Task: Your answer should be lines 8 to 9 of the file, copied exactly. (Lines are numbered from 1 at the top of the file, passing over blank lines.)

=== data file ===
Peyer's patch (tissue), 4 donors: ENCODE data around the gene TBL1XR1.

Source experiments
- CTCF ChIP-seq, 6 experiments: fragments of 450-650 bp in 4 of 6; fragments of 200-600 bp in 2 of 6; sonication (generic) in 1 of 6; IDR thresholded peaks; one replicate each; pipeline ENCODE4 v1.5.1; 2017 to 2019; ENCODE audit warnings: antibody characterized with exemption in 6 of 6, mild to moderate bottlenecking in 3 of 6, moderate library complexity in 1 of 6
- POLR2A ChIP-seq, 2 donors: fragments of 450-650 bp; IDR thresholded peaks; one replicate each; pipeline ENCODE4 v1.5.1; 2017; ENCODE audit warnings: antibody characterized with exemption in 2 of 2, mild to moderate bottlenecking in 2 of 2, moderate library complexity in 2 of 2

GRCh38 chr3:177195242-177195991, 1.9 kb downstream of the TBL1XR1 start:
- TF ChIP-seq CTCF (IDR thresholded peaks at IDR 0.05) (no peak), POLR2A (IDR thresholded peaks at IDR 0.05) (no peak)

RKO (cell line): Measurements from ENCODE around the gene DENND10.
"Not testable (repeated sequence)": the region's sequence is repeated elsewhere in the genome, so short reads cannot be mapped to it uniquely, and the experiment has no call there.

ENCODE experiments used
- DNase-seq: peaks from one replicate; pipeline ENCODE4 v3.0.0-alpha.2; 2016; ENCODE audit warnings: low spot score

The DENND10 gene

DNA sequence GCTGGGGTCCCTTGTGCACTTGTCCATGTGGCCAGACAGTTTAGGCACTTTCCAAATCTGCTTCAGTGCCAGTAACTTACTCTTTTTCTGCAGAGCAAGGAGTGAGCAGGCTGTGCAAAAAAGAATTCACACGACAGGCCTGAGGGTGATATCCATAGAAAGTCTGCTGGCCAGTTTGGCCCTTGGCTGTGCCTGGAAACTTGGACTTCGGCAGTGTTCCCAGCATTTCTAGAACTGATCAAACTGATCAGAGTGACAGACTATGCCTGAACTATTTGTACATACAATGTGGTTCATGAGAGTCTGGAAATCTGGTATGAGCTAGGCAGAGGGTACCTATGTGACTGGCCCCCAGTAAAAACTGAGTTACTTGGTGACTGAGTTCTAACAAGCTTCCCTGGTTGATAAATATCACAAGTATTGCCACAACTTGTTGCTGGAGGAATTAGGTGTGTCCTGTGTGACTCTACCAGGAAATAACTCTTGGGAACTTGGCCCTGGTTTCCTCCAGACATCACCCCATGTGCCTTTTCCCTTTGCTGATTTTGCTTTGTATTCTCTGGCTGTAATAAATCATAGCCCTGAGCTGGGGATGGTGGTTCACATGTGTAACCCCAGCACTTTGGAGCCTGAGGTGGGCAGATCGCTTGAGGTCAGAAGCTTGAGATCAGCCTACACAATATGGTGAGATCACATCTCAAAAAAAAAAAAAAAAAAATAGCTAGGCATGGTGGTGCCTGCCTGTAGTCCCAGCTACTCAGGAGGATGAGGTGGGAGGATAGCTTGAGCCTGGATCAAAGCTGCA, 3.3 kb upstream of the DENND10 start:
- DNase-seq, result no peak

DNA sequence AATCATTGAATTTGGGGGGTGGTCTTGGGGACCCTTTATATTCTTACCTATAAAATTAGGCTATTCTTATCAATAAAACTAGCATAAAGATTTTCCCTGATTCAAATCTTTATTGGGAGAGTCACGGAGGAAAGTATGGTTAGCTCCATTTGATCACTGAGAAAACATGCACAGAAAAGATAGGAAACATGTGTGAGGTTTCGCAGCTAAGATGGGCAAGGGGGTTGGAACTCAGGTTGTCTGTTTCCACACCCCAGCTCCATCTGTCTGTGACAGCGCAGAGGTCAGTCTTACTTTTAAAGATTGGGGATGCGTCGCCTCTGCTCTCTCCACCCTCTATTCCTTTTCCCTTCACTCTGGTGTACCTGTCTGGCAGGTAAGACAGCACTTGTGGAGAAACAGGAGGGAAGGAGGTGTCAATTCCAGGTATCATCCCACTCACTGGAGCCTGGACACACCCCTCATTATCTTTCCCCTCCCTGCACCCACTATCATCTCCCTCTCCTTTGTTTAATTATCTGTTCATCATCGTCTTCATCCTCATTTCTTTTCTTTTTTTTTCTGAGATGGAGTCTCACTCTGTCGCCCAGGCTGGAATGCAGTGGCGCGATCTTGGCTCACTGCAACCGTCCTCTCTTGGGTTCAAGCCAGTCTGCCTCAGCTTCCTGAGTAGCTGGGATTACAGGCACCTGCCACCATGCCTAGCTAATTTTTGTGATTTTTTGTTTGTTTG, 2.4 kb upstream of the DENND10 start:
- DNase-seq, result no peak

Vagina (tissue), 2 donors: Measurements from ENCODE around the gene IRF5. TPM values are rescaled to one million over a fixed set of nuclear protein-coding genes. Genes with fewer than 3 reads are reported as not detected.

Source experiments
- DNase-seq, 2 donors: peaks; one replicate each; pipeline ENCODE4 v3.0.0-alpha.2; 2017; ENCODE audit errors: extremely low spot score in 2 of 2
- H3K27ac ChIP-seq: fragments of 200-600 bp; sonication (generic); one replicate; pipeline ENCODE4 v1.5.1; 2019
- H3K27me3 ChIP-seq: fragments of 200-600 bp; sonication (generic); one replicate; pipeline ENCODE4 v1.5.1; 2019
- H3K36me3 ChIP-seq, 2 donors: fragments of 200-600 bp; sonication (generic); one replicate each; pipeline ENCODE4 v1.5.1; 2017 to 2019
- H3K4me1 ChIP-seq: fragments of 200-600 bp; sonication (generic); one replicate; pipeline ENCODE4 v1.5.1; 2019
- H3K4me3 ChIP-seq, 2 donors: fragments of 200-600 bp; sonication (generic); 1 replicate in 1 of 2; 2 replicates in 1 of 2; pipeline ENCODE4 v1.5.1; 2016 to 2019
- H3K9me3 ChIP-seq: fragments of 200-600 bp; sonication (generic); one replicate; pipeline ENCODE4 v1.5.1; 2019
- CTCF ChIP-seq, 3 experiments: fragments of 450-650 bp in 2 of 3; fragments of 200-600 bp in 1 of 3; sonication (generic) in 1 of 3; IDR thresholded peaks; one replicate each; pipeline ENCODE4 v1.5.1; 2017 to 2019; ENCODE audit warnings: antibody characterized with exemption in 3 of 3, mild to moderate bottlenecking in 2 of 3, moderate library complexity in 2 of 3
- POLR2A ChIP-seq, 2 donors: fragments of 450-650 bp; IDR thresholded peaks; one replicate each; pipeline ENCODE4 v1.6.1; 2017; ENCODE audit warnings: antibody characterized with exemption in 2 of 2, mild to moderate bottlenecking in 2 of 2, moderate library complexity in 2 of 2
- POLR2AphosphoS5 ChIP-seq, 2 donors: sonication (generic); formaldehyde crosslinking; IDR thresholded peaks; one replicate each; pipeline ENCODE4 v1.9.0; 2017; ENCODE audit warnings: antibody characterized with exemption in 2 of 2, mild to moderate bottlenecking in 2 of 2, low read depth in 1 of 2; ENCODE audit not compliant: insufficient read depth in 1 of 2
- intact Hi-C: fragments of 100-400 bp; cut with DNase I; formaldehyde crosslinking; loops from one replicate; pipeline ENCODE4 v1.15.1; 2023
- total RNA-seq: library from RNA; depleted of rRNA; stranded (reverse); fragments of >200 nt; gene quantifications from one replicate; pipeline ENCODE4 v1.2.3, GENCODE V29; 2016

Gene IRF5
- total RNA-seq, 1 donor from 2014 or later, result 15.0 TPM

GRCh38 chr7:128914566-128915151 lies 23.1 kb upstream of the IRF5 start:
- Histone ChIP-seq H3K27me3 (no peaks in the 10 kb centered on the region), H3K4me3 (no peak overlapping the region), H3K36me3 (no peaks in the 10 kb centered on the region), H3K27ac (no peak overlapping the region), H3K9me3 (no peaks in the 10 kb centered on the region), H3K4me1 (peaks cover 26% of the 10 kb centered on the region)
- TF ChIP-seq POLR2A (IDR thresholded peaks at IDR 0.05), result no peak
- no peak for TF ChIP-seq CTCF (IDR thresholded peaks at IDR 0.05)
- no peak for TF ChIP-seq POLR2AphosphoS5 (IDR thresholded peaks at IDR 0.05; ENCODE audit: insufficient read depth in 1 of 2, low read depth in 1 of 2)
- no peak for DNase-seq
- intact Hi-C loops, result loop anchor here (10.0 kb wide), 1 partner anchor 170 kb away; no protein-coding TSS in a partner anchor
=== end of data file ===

"Not testable (repeated sequence)": the region's sequence is repeated elsewhere in the genome, so short reads cannot be mapped to it uniquely, and the experiment has no call there.

ENCODE experiments used